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   Date: 10/10/08

Course Offers Food for Thought

By Rachel Miller ’09

Professor Nancy Sternbach’s house smells like Spain.  

A pan the size of her stovetop sizzles with whole garlic cloves, onion, red pepper, tomato, and olive oil: the makings of Spanish vegetable paella. Students chop more vegetables and watch Sternbach as she leans in to her shelf full of spices, choosing some delicate Spanish saffron and red “el angel” pimentón, also Spanish but, she admits, purchased in Brooklyn.

“It’s so beautiful,” says Sternbach, Professor of Spanish and Portuguese and the Study of Women and Gender. “It doesn’t even matter if it tastes good. Who could resist something this beautiful?” The students, craning to smell, nod in agreement.

Students in Nancy Sternbach's course prep ingredients for Paella.

Welcome to—or more appropriately, bienvenidos a— “What’s In a Recipe?” The first-year seminar combines Sternbach’s many areas of expertise. Students will learn about the culture of Spanish-speaking countries by reading recipes and focusing on the global routes of specific ingredients, like tomatoes and chocolate, thereby gaining even greater insight into the economic and political lives of Spanish-speakers.

A portion of the course will focus on women using recipes as a form of resistance, and a majority of the readings Sternbach assigns are by Latina authors.

Unfortunately, cooking is not a regular aspect of Sternbach’s class. It’s an ideal way for students to connect concepts they’ve read with a good meal and even better conversation, but often the chat is life-related, not text-related. In the classroom students discuss readings, watch films, and take turns analyzing family recipes. This in-class recipe work also helps students make connections between the world’s food and their own.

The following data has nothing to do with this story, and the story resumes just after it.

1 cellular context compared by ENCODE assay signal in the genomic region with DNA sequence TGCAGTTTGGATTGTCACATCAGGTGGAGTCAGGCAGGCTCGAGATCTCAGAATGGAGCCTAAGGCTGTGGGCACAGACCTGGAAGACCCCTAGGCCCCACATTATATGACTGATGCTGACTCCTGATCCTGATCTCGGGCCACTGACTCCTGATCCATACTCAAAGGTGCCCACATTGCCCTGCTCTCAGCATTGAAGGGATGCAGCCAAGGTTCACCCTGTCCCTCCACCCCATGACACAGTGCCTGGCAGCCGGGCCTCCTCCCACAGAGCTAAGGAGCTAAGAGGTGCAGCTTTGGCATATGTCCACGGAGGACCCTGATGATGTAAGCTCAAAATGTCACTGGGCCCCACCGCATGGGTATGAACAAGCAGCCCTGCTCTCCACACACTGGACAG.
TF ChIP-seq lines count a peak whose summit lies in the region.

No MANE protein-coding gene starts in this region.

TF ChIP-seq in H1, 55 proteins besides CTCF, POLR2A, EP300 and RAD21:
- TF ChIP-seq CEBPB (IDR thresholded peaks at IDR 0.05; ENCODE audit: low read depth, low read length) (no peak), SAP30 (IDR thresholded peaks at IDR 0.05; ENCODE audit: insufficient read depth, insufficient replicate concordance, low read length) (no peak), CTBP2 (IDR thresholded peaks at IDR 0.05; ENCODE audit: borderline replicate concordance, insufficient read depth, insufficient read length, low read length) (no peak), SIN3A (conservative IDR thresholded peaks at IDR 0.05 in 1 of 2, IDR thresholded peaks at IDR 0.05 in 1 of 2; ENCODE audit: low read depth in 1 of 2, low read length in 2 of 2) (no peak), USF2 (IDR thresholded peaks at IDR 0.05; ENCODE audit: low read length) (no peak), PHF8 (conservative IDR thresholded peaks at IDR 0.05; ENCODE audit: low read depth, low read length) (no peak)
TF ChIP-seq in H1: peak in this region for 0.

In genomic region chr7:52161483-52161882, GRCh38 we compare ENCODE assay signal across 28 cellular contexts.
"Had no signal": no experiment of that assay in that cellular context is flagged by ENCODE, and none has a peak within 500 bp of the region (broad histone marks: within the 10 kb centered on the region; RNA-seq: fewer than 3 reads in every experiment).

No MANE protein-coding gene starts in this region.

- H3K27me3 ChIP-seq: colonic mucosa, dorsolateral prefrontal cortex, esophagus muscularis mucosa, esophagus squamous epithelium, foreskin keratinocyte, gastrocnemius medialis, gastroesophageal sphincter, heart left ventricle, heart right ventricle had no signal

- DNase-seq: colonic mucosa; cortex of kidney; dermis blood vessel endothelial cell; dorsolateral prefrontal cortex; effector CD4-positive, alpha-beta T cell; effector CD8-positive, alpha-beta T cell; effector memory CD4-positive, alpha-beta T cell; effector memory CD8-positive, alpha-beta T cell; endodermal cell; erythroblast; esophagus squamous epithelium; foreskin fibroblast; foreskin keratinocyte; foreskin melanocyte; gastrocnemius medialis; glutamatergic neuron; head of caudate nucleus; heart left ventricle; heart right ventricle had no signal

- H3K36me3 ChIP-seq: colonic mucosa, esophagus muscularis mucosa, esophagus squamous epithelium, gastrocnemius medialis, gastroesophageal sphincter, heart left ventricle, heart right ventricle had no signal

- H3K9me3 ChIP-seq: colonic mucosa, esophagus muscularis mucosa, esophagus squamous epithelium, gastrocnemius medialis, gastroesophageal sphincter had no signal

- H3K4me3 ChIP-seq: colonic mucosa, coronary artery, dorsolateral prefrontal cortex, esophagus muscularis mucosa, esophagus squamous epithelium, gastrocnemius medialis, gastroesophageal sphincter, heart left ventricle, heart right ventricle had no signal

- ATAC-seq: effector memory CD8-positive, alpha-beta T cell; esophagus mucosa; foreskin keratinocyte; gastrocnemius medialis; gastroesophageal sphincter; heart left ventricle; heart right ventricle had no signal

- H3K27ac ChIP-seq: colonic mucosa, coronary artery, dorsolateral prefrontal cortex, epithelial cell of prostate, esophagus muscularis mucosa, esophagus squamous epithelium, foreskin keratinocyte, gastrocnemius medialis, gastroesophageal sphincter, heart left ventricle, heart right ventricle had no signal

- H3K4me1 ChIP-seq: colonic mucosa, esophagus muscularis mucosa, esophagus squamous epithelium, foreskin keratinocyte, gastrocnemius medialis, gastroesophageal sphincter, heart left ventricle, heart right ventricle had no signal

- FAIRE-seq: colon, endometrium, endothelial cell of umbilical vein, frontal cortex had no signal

Hannah Hastings ’12 shared her mom’s recipe in a recent class for pão dolce, Portuguese sweet bread. She stands in front of a picture of sugary loaves. “Because we only make it once a year, we make tons of it,” explains Hastings. “When I was little I watched my mom with her arms up to her elbows in dough, kneading, and I would reach in and fold up her sleeves if they got in the way. That was my job.” She raises her arms and squishes a healthy bicep, proving that Portuguese women have very strong arms.

That same day, other students discuss Michael Pollan’s book The Omnivore’s Dilemma, a close look at how America’s food choices estrange eaters from what food actually is and how it was traditionally eaten. The class first read about food crime in Deobrah Barndt’s Tangled Routes, the story of a tomato’s journey from Mexico to the United States. Barndt investigates the various chemical alterations required to keep the fruit bright red and firm.

“It’s really gross, about the tomatoes,” explains Krissy Morgan ’12. “You’ve just got to buy local, it’s so much safer.”

The Omnivore’s Dilemma brings it even closer to home. Previously, producing food locally kept costs low, cites Shannon Pettit ’12. Using modern methods, it takes so much energy to bring a piece of meat from the field to the table that it would be impossible to feed everyone on earth—“which is partly why I’m a vegetarian,” adds Sternbach. Several students laugh when Dianna Kim ’12 suggests everyone should eat insects.

Anna Leversee ’12 discusses Pollan’s observation that Americans don’t give proper respect to mealtimes. One in every five American meals are consumed in the car, she quotes, and Americans’ propensity for eating while mobile doesn’t allow the stomach’s digestion to keep up with the brain. The class agrees, shaking their heads in dismay.

This reminds Sternbach of a call she received while chopping ingredients on Paella night. It was her son’s high school, phoning to remind her that “the family who eats together stays together,” and that the child who eats with his family will undoubtedly get better grades, too.

At the time she brushed it off as one of countless annoying pre-recorded messages she gets each week, but now it serves as the perfect example of food awareness.  We must remain aware, instructs Sternbach, that our sense of power over food can make us immune to food’s power.

And that’s precisely what her class begins to understand when they share a meal together.

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